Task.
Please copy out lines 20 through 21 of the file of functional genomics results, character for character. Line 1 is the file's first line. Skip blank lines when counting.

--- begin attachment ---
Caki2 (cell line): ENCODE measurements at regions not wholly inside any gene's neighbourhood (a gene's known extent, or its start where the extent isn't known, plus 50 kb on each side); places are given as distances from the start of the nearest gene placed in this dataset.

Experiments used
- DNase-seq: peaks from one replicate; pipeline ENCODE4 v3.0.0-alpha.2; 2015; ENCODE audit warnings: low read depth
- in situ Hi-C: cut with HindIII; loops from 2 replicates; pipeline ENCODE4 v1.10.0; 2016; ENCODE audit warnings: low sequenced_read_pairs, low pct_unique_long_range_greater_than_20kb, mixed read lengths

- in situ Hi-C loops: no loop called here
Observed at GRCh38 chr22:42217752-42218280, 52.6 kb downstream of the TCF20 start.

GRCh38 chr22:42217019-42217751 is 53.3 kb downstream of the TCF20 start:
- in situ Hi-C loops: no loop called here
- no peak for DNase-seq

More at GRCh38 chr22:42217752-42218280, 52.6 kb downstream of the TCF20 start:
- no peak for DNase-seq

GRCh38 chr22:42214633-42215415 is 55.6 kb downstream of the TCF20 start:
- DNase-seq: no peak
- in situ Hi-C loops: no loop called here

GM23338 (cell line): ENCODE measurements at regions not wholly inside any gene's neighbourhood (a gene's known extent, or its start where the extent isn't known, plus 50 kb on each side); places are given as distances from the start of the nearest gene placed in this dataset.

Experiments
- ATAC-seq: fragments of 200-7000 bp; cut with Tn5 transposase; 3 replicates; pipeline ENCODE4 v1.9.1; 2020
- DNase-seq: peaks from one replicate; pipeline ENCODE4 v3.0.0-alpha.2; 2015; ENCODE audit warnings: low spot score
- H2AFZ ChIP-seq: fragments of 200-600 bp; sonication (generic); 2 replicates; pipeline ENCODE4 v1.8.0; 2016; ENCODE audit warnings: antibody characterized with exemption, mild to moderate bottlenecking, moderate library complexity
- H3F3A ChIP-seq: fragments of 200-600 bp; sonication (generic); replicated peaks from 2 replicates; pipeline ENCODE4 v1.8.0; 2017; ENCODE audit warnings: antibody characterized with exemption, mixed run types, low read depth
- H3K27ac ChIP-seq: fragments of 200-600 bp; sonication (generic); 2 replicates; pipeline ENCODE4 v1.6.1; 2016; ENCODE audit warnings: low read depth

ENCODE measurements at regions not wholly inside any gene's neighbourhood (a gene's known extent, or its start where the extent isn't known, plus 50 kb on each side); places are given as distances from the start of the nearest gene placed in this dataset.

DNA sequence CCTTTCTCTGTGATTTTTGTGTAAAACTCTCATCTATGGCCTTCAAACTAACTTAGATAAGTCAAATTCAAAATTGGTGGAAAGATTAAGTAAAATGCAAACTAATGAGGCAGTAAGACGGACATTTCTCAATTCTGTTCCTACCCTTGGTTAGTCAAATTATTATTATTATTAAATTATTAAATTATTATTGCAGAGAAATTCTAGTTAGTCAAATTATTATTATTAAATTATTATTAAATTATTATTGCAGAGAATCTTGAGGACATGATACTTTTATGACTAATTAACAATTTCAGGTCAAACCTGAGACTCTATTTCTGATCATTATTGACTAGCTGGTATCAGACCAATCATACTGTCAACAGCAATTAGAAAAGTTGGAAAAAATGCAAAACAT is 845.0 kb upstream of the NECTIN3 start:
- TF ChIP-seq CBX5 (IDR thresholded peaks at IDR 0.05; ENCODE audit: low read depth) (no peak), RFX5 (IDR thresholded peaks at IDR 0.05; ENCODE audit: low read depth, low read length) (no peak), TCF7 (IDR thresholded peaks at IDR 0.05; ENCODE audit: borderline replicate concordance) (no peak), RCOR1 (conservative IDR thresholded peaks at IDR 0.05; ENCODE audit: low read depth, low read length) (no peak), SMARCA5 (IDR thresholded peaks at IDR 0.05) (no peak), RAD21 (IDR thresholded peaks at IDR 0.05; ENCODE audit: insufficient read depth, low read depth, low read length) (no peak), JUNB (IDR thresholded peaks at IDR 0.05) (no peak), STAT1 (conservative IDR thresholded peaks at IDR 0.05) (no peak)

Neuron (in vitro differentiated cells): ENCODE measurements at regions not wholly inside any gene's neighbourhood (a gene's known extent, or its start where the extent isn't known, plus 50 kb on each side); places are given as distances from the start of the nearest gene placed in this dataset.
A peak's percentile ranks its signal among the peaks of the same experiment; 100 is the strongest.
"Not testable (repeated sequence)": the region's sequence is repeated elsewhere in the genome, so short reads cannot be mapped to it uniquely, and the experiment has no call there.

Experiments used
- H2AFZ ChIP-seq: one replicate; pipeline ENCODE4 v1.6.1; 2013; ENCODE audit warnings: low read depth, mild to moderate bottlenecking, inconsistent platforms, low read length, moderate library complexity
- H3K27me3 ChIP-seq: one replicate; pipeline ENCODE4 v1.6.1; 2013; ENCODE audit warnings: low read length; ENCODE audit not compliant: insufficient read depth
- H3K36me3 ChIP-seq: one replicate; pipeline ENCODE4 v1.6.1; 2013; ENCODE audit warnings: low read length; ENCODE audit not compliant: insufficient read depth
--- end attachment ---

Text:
- H3F3A ChIP-seq: fragments of 200-600 bp; sonication (generic); replicated peaks from 2 replicates; pipeline ENCODE4 v1.8.0; 2017; ENCODE audit warnings: antibody characterized with exemption, mixed run types, low read depth
- H3K27ac ChIP-seq: fragments of 200-600 bp; sonication (generic); 2 replicates; pipeline ENCODE4 v1.6.1; 2016; ENCODE audit warnings: low read depth